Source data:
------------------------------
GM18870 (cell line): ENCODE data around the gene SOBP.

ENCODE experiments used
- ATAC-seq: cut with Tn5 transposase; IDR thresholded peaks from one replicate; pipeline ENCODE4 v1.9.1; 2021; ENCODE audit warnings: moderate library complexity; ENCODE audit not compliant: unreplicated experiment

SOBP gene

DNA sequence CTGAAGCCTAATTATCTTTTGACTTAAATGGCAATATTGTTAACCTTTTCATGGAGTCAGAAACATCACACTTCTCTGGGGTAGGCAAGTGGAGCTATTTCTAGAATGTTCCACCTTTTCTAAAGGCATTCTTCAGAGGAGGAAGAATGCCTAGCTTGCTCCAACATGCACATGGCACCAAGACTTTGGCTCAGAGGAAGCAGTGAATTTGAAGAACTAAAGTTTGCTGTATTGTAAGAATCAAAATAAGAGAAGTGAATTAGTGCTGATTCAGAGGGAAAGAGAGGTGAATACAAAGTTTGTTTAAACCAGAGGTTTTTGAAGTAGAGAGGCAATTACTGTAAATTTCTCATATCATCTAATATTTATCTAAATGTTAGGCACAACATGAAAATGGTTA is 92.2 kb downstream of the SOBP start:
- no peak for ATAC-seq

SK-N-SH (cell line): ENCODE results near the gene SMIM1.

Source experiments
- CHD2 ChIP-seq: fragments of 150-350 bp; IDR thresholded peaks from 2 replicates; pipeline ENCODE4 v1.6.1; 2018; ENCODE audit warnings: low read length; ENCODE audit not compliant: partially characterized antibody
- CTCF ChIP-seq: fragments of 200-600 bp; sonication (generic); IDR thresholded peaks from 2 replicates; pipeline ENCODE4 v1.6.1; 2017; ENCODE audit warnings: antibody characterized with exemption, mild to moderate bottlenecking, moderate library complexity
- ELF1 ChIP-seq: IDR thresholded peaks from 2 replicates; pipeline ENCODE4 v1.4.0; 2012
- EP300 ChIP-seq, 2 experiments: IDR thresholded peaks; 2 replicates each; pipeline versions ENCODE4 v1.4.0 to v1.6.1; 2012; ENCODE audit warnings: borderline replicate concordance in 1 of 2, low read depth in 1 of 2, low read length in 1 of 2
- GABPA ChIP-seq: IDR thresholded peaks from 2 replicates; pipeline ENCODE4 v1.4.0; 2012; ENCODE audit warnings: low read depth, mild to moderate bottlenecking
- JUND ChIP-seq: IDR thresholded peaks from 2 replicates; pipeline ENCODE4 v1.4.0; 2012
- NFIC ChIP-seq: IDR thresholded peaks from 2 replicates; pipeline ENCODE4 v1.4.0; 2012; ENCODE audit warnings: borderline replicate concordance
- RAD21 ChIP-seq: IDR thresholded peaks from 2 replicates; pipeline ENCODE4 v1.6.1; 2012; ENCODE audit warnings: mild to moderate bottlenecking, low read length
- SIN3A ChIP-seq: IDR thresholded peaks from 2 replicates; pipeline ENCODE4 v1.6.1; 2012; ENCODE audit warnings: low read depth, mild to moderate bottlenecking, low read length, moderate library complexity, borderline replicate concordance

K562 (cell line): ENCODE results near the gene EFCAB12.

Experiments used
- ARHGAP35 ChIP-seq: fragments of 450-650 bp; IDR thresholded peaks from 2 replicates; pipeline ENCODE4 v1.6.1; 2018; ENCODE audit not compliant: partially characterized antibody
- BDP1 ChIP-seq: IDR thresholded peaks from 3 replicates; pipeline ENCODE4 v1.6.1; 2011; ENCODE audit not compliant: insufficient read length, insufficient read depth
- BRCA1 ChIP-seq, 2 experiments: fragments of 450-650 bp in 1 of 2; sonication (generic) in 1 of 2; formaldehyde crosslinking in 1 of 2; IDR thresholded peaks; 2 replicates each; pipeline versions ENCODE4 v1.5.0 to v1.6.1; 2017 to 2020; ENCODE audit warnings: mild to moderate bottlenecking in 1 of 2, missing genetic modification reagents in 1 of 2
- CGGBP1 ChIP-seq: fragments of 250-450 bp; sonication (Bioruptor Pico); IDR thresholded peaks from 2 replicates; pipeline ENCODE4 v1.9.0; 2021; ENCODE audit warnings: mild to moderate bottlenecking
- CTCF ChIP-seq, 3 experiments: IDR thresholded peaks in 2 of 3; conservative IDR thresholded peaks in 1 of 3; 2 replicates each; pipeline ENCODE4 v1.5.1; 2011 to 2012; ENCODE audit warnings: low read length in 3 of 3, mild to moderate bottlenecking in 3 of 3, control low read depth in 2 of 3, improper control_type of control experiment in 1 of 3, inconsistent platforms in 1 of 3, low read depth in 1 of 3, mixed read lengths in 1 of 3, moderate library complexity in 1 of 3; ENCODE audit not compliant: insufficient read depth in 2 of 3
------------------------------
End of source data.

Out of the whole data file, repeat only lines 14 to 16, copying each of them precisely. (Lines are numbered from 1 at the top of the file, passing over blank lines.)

- JUND ChIP-seq: IDR thresholded peaks from 2 replicates; pipeline ENCODE4 v1.4.0; 2012
- NFIC ChIP-seq: IDR thresholded peaks from 2 replicates; pipeline ENCODE4 v1.4.0; 2012; ENCODE audit warnings: borderline replicate concordance
- RAD21 ChIP-seq: IDR thresholded peaks from 2 replicates; pipeline ENCODE4 v1.6.1; 2012; ENCODE audit warnings: mild to moderate bottlenecking, low read length